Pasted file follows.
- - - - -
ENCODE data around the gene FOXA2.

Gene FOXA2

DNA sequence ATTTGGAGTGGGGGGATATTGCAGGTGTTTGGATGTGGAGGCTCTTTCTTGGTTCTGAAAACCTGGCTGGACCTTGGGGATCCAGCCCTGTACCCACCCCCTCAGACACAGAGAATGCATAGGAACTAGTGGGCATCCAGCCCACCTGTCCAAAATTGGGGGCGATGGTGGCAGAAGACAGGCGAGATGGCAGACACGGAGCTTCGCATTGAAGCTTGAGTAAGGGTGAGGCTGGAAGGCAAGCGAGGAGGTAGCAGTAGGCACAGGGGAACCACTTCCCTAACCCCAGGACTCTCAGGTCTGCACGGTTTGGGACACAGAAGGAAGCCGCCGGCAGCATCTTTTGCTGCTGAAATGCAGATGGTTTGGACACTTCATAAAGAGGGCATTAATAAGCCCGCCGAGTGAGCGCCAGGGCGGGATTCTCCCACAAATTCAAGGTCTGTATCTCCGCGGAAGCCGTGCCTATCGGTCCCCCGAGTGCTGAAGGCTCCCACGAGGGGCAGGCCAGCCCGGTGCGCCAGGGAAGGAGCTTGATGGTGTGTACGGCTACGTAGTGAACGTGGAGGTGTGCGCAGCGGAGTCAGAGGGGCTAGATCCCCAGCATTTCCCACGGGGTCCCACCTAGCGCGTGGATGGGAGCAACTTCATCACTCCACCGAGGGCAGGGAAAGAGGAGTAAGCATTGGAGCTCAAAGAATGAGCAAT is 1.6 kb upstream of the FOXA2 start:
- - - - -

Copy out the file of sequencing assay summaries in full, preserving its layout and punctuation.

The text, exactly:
ENCODE data around the gene FOXA2.

Gene FOXA2

DNA sequence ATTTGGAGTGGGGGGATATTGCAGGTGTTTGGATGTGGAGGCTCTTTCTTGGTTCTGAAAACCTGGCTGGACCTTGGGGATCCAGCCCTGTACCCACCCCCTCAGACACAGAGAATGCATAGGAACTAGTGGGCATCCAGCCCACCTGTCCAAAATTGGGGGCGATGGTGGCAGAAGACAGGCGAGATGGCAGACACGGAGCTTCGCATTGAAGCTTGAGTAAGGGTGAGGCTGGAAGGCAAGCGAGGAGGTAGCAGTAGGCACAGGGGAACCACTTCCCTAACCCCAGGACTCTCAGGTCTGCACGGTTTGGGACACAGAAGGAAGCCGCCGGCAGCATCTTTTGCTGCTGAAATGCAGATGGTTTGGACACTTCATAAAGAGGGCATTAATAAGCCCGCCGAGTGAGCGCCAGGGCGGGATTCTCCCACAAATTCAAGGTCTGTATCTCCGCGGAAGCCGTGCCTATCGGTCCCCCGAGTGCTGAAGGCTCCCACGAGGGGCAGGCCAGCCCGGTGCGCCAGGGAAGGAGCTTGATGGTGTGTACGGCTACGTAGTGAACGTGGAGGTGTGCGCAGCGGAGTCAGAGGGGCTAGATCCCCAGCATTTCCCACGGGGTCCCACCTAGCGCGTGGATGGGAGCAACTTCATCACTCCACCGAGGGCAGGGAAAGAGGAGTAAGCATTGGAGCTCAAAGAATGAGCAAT is 1.6 kb upstream of the FOXA2 start: